Cousin Maude (Chapter 9, page 1 of 11)

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Chapter 9

Mr. De Vere had been gone four weeks. Louis had entirely recovered
from his illness, and had made the acquaintance of J.C., with whom
he was on the best of terms. Almost every bright day did the young
man draw the little covered wagon through the village, and away to
some lovely spot, where the boy artist could indulge in his favorite
occupation--that of sketching the familiar objects around him.

At first Nellie accompanied them in these excursions; but when one day
her aunt, who still remained at Laurel Hill, pointed out to her a
patch of sunburn and a dozen freckles, the result of her outdoor
exercise, she declared her intention of remaining at home
thereafter--a resolution not altogether unpleasant to J.C., as by
this means Maude was more frequently his companion.

If our readers suppose that to a man of J.C.'s nature there was
anything particularly agreeable in thus devoting himself to a
cripple boy they are mistaken, for Louis Kennedy might have remained
indoors forever had it not been for the sunny smile and look of
gratitude which Maude Remington always gave to J.C. De Vere when he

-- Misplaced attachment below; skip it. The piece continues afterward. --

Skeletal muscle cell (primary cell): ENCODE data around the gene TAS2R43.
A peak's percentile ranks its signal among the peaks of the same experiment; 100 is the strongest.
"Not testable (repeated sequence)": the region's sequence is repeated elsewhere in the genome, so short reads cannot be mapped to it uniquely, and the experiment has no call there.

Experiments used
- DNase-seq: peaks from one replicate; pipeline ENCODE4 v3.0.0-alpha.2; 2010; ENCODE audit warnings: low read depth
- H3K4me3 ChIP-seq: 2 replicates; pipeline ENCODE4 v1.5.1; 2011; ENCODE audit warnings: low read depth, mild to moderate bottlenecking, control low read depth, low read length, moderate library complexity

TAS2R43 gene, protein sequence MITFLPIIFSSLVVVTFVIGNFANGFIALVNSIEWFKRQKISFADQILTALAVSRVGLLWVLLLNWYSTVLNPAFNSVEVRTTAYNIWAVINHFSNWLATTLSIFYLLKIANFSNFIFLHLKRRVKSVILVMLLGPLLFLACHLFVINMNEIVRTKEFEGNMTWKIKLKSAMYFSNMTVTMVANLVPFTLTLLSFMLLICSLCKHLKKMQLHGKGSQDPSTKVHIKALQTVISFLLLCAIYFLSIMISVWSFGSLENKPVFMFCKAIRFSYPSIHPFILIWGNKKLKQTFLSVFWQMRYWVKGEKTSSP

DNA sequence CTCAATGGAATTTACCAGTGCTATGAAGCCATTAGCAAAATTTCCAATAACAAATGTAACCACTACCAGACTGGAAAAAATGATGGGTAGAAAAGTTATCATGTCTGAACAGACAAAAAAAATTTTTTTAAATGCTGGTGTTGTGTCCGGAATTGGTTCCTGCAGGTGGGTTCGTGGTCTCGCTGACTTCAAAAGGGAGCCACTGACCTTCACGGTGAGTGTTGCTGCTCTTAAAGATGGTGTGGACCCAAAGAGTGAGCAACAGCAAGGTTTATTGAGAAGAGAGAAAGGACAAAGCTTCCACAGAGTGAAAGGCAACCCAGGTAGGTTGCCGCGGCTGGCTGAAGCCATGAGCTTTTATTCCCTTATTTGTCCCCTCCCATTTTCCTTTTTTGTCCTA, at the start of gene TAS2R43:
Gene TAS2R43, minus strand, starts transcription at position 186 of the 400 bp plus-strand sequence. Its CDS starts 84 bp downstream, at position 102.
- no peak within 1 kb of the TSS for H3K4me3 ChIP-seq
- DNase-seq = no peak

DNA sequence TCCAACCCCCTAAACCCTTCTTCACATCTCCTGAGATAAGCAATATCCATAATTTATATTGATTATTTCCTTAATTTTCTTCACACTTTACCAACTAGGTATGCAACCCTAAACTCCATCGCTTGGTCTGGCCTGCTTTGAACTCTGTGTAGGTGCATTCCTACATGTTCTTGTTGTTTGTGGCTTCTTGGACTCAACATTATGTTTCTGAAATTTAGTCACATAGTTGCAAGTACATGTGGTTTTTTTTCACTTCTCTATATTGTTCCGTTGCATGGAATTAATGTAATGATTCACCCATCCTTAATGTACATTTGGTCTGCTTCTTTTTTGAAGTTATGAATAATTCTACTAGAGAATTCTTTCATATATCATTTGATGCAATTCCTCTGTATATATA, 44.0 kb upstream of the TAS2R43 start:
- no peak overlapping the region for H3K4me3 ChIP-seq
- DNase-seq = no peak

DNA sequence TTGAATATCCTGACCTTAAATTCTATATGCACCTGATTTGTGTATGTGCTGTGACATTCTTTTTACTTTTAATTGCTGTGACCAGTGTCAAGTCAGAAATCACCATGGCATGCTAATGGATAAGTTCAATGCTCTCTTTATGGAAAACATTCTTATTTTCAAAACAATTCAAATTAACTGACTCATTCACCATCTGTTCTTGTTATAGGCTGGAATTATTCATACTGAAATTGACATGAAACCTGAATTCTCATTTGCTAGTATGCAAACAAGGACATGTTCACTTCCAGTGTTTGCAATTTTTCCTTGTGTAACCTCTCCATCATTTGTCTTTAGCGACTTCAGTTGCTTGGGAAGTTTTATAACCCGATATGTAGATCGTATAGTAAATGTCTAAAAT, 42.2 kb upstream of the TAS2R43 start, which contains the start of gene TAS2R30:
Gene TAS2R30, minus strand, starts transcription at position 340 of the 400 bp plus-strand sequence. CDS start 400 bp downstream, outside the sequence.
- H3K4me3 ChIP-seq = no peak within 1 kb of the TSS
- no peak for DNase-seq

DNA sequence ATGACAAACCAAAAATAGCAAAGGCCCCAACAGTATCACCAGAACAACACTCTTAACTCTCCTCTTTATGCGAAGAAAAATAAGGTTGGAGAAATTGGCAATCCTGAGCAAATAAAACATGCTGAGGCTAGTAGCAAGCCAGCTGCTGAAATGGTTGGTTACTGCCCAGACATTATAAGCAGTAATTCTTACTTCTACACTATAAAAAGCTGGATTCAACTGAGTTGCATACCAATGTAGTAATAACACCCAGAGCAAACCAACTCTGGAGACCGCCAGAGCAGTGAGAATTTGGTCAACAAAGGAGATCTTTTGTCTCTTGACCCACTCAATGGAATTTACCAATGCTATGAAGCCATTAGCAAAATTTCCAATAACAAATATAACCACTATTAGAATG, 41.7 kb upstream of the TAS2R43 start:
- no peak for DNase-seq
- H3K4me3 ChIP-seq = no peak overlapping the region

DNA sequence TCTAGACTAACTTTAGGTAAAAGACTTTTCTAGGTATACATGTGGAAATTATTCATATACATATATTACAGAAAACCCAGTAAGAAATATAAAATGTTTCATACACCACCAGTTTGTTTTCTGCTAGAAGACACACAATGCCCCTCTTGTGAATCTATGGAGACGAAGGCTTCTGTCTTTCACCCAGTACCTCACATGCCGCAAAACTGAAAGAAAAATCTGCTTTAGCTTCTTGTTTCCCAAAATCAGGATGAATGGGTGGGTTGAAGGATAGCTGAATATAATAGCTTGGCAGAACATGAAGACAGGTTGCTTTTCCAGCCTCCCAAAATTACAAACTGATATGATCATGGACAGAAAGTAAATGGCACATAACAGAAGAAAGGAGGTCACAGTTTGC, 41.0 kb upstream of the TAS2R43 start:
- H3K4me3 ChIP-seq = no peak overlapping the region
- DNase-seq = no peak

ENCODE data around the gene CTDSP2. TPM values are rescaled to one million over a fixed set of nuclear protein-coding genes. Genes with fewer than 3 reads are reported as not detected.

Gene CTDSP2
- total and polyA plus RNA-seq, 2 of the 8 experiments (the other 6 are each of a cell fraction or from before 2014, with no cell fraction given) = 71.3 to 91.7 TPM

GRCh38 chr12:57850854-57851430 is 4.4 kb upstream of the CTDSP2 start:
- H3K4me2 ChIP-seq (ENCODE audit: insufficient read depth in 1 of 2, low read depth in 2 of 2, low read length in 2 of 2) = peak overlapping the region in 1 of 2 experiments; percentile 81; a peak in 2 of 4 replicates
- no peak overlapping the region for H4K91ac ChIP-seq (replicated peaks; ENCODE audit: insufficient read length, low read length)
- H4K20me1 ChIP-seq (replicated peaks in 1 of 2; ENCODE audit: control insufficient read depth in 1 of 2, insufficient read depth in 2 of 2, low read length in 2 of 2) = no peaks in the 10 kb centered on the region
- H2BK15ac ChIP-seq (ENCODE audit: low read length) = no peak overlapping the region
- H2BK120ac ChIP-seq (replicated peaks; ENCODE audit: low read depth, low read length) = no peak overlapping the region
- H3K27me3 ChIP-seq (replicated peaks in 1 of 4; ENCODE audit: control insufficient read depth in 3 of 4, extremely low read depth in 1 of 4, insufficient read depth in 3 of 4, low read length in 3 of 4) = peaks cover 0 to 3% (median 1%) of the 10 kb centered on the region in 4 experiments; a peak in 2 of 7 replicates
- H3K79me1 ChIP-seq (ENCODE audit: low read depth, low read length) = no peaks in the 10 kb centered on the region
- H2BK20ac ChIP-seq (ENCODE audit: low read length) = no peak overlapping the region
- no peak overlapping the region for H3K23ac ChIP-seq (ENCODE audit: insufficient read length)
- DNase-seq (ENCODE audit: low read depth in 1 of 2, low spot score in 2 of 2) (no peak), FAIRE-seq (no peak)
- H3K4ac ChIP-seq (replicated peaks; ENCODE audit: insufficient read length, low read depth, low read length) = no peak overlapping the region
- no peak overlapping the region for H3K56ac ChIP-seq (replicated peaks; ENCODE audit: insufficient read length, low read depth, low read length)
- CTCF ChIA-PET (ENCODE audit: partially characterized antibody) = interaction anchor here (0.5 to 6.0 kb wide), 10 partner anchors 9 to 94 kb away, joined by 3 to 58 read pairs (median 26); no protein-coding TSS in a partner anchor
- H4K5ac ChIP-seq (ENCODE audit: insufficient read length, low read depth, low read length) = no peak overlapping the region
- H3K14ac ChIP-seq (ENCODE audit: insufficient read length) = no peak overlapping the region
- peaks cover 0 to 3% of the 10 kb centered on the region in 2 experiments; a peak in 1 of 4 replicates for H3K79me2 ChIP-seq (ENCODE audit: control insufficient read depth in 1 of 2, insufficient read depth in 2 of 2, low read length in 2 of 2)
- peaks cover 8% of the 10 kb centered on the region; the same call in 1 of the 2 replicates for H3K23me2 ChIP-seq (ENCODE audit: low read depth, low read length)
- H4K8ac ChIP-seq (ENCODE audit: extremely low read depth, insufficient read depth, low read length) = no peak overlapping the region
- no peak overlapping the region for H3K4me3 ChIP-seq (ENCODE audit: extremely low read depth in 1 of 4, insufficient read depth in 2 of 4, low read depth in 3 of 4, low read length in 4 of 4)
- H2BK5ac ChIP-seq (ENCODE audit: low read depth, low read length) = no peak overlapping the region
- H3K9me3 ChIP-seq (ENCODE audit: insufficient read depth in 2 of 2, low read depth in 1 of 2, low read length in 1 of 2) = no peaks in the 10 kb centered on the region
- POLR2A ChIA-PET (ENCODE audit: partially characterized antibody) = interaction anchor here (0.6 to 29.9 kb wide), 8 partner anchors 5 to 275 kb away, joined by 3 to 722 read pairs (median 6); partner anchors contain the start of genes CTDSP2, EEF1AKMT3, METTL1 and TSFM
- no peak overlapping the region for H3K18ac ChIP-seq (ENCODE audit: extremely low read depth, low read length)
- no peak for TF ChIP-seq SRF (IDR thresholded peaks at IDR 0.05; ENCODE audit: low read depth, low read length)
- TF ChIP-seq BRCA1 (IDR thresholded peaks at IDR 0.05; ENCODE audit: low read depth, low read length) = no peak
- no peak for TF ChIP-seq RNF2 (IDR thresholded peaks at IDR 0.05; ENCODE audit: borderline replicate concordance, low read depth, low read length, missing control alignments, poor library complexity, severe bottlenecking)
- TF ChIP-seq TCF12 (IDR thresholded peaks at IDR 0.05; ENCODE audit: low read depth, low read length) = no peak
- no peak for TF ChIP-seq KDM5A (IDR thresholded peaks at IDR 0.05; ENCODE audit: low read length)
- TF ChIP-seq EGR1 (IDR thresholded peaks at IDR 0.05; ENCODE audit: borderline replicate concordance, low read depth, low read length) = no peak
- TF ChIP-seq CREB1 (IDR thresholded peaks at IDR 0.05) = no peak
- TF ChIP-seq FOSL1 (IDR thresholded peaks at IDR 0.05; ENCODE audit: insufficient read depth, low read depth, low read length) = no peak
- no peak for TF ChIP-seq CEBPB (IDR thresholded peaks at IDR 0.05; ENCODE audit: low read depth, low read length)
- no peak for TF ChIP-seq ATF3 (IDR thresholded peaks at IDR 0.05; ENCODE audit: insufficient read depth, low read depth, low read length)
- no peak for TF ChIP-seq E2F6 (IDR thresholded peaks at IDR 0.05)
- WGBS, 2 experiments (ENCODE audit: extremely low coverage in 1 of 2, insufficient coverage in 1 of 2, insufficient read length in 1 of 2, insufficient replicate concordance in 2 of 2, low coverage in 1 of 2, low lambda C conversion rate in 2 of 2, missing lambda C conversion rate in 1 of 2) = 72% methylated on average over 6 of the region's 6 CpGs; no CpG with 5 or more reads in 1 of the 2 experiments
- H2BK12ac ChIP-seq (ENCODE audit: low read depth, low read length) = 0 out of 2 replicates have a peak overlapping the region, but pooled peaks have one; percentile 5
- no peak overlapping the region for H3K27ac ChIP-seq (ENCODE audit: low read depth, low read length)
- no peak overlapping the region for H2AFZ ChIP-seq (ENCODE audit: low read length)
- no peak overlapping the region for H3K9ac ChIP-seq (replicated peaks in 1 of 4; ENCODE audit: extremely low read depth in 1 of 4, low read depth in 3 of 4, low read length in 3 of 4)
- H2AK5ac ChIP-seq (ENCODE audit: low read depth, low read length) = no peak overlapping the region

came for or returned with her darling brother. Insensibly the
domestic virtues and quiet ways of the black-haired Maude were
winning a strong hold upon J.C.'s affections, and still he had never
seriously thought of making her his wife.

He only, knew that he liked her, that he felt very comfortable where she was, and very
uncomfortable where she was not; that the sound of her voice singing
in the choir was the only music he heard on the Sabbath day, and
though Nellie in her character of soprano ofttimes warbled like a
bird, filling the old church with melody, he did not heed it, so
intent was he in listening to the deeper, richer notes of her who
sang the alto, and whose fingers swept the organ keys with so much
grace and beauty.

And Maude! within her bosom was there no interest awakened for one
who thought so much of her? Yes, but it was an interest of a
different nature from his. She liked him, because he was so much
more polite to her than she had expected him to be, and more than
all, she liked him for his kindness to her brother, never dreaming
that for her sake alone those kindly acts were done.

Of James De Vere she often thought, repeating sometimes to herself the name of
Cousin Maude, which had sounded so sweetly to her ear when he had
spoken it. His promise she remembered, too, and as often as the mail
came in, bringing her no letter, she sighed involuntarily to think
she was forgotten. Not forgotten, Maude, no, not forgotten, and when
one afternoon, five weeks after James' departure J.C. stood at her
side, he had good reason for turning his eyes away from her truthful
glance, for he knew of a secret wrong done to her that day. There
had come to him that morning a letter from James, containing a note
for Maude, and the request that he would hand it to her.

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